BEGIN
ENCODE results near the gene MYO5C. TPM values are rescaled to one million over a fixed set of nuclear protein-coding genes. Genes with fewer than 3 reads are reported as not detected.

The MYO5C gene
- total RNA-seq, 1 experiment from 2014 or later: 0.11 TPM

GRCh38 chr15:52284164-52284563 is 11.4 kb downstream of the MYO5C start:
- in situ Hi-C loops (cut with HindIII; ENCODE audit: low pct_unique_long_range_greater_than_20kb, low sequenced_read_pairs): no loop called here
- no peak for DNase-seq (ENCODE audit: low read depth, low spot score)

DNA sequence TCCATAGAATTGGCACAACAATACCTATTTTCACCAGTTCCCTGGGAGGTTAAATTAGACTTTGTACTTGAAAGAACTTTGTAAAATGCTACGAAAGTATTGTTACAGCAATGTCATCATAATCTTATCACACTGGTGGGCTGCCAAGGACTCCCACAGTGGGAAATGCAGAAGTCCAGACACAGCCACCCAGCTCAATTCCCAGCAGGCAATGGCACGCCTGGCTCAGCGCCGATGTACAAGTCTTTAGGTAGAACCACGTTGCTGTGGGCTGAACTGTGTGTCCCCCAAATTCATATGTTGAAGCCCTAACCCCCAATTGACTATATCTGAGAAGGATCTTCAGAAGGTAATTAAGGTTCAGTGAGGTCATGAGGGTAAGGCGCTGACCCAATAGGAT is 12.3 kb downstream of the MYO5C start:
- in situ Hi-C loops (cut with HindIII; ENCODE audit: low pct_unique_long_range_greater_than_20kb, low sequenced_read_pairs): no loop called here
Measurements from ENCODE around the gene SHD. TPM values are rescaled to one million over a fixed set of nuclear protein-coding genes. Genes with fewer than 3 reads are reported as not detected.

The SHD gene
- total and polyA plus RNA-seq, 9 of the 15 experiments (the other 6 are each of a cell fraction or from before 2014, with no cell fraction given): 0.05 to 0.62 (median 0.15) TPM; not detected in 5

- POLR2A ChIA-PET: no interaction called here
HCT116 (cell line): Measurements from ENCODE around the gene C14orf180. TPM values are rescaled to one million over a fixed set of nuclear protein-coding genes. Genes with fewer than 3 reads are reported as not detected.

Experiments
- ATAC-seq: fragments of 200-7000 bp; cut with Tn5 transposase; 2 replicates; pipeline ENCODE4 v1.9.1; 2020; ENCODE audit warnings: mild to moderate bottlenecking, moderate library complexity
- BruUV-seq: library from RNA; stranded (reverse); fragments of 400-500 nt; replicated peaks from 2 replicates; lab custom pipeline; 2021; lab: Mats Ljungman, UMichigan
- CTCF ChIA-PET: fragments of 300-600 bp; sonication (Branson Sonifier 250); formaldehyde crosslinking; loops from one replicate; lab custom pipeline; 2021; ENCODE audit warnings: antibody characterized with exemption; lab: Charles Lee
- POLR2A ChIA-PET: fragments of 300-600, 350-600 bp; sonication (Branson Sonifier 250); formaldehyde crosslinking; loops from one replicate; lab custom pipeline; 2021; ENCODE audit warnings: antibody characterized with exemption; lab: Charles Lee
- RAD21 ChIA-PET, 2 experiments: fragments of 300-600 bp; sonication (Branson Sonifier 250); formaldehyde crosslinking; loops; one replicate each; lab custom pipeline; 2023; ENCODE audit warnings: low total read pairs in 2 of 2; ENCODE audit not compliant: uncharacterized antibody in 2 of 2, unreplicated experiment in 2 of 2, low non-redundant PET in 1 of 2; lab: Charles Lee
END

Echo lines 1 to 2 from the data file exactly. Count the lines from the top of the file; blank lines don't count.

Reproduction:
ENCODE results near the gene MYO5C. TPM values are rescaled to one million over a fixed set of nuclear protein-coding genes. Genes with fewer than 3 reads are reported as not detected.

The MYO5C gene